Deira Islands will also include 1.7 million square feet of green communal parkland, which leads us on to our next trend.

Going green

Where Dubai’s developers have traditionally opted to build on every available square inch of land, there’s growing awareness that a bit of greenery will go a long way, particularly when you live in the middle of the desert. If you don’t get a sea view, the least you can hope for is a bit of colour when you look out your ­window.

Damac has been at the forefront of this trend with its Akoya Oxygen community, part of the wider Akoya by Damac development. Dubbed the “first green luxury residential address”, the 55-­million-square-foot Akoya Oxygen is promising to provide ­energy-efficient homes surrounded by lush landscapes and cascading water features. At its centre will sit an 18-hole championship golf course, a five-star hotel, yoga enclave, organic market and luxury spa. A reported one million square metres of space will be taken up by trees.

The aim is to provide residents with cleaner air, cooler temperatures as a result of all the greenery, and eco-friendly interiors with features such as low-emission paints, energy-efficient lighting and solar-powered heating systems. A carefully designed master plan and road network will aim to minimise pollution, as will dedicated areas for bicycles and hybrid cars.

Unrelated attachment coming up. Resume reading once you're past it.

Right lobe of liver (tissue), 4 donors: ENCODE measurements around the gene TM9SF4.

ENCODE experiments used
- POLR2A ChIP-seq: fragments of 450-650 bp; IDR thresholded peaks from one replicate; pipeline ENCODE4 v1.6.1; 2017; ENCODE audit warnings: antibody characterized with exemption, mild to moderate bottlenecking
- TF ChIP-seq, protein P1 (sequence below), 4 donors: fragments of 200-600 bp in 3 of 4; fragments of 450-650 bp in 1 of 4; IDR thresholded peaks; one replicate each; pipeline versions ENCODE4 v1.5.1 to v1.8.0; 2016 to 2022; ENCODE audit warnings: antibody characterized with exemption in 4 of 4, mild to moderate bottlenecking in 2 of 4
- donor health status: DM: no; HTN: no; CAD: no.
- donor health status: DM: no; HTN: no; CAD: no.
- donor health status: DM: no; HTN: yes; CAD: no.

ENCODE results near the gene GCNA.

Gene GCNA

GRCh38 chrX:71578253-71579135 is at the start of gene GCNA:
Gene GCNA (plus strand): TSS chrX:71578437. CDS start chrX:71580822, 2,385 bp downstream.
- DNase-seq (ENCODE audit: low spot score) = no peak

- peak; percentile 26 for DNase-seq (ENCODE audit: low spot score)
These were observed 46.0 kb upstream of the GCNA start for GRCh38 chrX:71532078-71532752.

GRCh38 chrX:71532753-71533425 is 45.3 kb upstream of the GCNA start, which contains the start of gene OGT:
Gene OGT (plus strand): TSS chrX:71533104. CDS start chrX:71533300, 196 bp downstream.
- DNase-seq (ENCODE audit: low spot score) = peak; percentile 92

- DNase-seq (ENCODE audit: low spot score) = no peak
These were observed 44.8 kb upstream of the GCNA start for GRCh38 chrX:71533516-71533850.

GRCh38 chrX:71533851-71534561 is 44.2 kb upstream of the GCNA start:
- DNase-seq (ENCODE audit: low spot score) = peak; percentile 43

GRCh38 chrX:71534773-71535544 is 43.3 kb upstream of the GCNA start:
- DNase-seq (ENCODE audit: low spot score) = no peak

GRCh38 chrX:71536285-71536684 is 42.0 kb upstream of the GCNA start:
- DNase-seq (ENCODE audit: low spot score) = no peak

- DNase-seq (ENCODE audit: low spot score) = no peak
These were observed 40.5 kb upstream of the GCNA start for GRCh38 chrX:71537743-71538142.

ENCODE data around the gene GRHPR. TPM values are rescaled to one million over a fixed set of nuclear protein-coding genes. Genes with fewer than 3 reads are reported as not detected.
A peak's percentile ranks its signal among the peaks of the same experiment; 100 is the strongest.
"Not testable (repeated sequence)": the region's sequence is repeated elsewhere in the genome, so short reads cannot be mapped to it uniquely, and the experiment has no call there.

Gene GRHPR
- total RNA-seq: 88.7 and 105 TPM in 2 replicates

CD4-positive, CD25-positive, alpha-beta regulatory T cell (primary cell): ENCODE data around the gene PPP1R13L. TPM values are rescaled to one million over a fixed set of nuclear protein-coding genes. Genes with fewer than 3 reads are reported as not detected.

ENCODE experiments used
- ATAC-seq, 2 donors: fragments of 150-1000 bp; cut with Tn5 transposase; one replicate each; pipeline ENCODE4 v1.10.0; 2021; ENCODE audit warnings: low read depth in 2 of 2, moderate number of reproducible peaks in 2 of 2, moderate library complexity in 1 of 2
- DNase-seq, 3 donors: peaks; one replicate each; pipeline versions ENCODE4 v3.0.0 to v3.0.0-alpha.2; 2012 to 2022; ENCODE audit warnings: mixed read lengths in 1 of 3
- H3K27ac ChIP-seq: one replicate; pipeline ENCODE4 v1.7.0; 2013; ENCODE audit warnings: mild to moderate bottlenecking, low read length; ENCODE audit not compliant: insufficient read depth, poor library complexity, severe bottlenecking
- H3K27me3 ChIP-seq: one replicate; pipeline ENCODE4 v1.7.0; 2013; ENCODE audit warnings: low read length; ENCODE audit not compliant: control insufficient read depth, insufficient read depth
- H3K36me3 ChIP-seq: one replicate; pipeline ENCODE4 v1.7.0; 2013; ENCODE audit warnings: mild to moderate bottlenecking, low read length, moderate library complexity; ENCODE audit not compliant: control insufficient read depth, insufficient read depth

Akoya Oxygen will also have its very own rainforest – home to mahogany, teak, rosewood and okoumé trees, orchids, bromeliads and tropical fruit, nuts, rubber and rattan – proving that ­Dubai has lost none of its knack for headline-grabbing, seemingly incongruous attractions.

The homes at Akoya will also highlight another key trend – a more contemporary, design-­forward style of architecture that has been sorely lacking in some of Dubai’s existing identikit communities. These include the 100 glass-fronted, vastu-­shastra-styled villas in the Trump Estates and villas designed by Fendi.

Located past Arabian Ranches and Dubai Studio City on the ­interchange with the new Emirates Road, Akoya is also an example of how the city is expected to expand and evolve over the coming years.

New neighbourhoods

Where the past has seen development in Dubai run a very linear course that hugs its main artery, Sheikh Zayed Road, and the coastline, the city is set to expand in all directions over the next few years. It’ll be heading out to sea, but also past Jebel Ali, where the Expo 2020 site is located, and farther inland, as in the case of Akoya.